Rishi Sunak has this week (21 September) delivered a major U-turn on the UK Government’s green policies and ambitions to get to net zero by 2050. The shift in policies comes off the back of the Prime Minster stating that a new pragmatic approach is needed to ensure costs are not passed on to hard-working families.
Changes to policies include:
- A delay in the ban on new fossil fuel heating for off-gas-grid homes to 2035
- The ban on the sale of new petrol and diesel cars will not come into force until 2035, a delay of 5 years from its 2030 target
- Raising the Boiler Upgrade Grant by 50% to £7,500 to help households who want to replace their gas boilers
- Scrapping the requirement on landlords to ensure all rental properties have an Energy Performance Certificate (EPC) of grade C or higher, from 2025.
Below is some reaction from our clients on the impact of this statement on the industry.
David Craddock, Founder of The VerdeGO Group and a founder member of The Passiv Haus Trust comments: “It’s very disappointing and reminds me of the U-turn the UK Government made in 2016 on removing the need to build Code 6 Level Homes. We are playing politics with our climate and falling short of our drive to decarbonise buildings. The promises committed at COP26 were not meant to be broken. Delaying the ban on gas boilers and removing the need for existing homes to be upgraded only increases the damage to our environment and jeopardises the UK’s chances to reach net zero by 2050.
There is a real drive in the SME and National House Builders to build low-carbon, energy-efficient homes that the sector was really starting to get to grips with by delivering innovative building practices, modern methods of construction, and renewable energy systems. To now delay them from doing so by giving them a 5-year reprieve is all wrong and will stifle new companies who are bringing forward new energy-saving products to meet this agenda.
This could mean a loss of jobs and a reduction in innovation in new sustainable technologies coming forward. As one of the greatest contributors to carbon emissions, as an industry we should be doing all that we can to minimise the impact of what we build and refurbish and not just give way when it looks hard.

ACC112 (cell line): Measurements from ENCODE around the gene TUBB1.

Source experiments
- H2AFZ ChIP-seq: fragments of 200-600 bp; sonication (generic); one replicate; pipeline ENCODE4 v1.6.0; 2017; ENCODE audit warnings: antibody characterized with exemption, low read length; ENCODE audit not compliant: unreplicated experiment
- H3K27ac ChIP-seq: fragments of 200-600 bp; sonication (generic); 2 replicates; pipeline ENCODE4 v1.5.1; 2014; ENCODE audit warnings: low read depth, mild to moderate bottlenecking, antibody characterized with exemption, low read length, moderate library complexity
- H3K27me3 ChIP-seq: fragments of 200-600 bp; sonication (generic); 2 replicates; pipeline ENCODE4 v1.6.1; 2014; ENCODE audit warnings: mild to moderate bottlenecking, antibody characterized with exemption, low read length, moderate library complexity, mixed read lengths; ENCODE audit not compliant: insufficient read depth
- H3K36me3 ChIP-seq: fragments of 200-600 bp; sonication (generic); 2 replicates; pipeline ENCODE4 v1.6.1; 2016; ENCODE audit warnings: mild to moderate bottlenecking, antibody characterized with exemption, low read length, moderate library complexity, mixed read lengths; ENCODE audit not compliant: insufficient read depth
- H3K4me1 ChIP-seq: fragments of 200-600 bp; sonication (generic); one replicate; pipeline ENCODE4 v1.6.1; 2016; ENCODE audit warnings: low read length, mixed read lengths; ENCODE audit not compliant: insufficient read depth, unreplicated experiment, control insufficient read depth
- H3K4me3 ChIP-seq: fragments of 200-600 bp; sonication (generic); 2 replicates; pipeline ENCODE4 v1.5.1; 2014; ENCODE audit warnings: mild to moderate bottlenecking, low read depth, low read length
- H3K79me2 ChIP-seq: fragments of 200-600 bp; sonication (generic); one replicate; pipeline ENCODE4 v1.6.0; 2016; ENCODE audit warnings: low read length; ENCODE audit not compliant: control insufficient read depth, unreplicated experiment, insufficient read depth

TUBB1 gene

Homeowners are already grappling with higher energy bills to heat their homes that is only going to worsen with our reliance on fossil fuels. We should be looking to accelerate our renewable technology across the UK and remove fuel poverty, not perpetuate it which is what today’s announcement does not only to our existing homes but also to new builds.”
Simox Cox, Managing Director at Walter Cooper adds: “We need to stick to our promises and commitments when it comes to our decision making. What we lack is clarity by the Government. Whilst the industry is making great progress in trying to eradicate carbon from its processes and develop new technology and methods to support this, there is uncertainty of what is being asked from them in terms of green credentials and today’s announcement only makes this worse.
Perhaps the creeping sense of realism on the challenges that lie ahead to getting to net zero were apparent and today’s decisions means the Government allow more time to achieve these targets rather than miss them. However, despite this, we are now less clear on designing homes of the future and how they will be built. The Government needs to listen to the industry and create credible plans that will help achieve our sustainability goals.”
So, what do we think?
Natalie Daniels, Sustainability Account Director at Building Relations says: “It was incredibly disappointing listening to today’s announcement on the UK’s green policies. This year we have seen first-hand the devastating effects of climate change on our planet and people; heat waves, flooding, and volatile energy prices on households.
Delaying the transition to net zero is frustrating and undermines all the incredible advancements in the housing industry being pushed forward. Updating our homes to become more energy efficient and ensuring our properties are set up for a low-carbon future is vital; taking our foot off the pedal will only make the transition to net zero by 2050 an even more challenging target.”